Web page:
Prepare yourselves for a blond moment here…
Until recently, I didn’t really consider writing to be an art – for which I wholly blame my secondary school. Writing was part of English (language and literature) and the arts were comprised of Art, Music and Drama. Considering how long ago it was that I left school, however, I think I may be on somewhat shaky ground with that excuse. But back to the point of the blog post…
A few weeks ago I had the pleasure of talking to someone who works in the music business and whose job involves in part, finding new artists and music. As we discussed the music publication process it suddenly hit me how similar music and writing are in that respect. As with writing, a musician looks for an agent or a publisher and, as with writing, the opportunities can be tough to find. The person I was talking to, for example, gets well over 150 e-mails per week from new artists and rarely does he manage to read any of them simply because there isn’t the time in his day. For him to pick out an e-mail and take notice, it has to be what he is looking for and regardless of how good the other submissions are, if they are not what he is seeking at the time, then they don’t get viewed.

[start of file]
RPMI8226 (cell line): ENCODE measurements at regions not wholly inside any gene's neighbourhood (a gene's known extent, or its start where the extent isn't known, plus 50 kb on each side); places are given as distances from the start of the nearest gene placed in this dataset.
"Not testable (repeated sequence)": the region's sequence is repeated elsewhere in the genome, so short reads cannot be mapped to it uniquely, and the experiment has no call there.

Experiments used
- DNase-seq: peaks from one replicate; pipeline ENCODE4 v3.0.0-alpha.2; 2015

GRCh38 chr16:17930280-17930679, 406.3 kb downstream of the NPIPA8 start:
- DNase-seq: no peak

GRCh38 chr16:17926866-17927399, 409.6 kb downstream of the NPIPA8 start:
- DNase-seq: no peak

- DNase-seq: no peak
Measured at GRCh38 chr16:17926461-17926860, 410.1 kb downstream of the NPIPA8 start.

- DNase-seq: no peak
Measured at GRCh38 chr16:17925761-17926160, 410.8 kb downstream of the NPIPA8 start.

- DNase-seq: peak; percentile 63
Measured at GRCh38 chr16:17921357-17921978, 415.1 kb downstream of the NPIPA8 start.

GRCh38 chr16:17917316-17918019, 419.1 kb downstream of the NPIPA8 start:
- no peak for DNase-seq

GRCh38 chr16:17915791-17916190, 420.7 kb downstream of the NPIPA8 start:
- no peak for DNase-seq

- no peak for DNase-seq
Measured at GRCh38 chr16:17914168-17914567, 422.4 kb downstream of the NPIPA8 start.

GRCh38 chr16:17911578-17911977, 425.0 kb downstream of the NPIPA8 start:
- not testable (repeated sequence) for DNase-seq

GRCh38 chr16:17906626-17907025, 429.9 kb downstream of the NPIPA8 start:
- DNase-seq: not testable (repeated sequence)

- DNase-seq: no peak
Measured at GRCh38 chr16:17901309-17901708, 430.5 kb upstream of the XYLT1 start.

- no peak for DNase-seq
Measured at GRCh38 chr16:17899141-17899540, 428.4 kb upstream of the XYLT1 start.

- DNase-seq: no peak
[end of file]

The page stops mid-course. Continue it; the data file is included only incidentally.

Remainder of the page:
The same could undoubtedly be said of editors, publishers and agents in the writing world which is why it is so important that any submissions we make to agents and publishers, stand out. We want our e-mail, our submission, to be the one that they read and if it’s not, our work may sadly never see the light of day.
Luck, we both agreed during our conversation, plays a huge part in both the music and writing industry. Of course as writers we need to produce a great novel/short story/article etc.. but we also need to be lucky. We need to be in the right place at the right time and unfortunately there is no formula that can help us to achieve that.
These are not the only similarities between writing and music. Whilst the life of a writer (and arguably a musician) can be lonely, both arts involve collaboration with others in order to achieve the end product. A musician may need to use, for example, writers, other musicians, producers and recording studios whilst a writer needs an editor, a cover designer, beta readers and colleagues willing to assist with promotion, to name a few. So, although, when we put pen to paper to create our story/article we work on our own, our finished product can never be achieved without collaboration with others.
It was truly enlightening to speak to someone at the other end of the process to me – albeit music rather than literature – and to understand that both industries are similar and both industries are incredibly tough. On the upside, I now understand that writing is just as much of an art as Art, Music and Drama – something which may be obvious to everyone else out there but was only a lightbulb moment for me a few short weeks ago.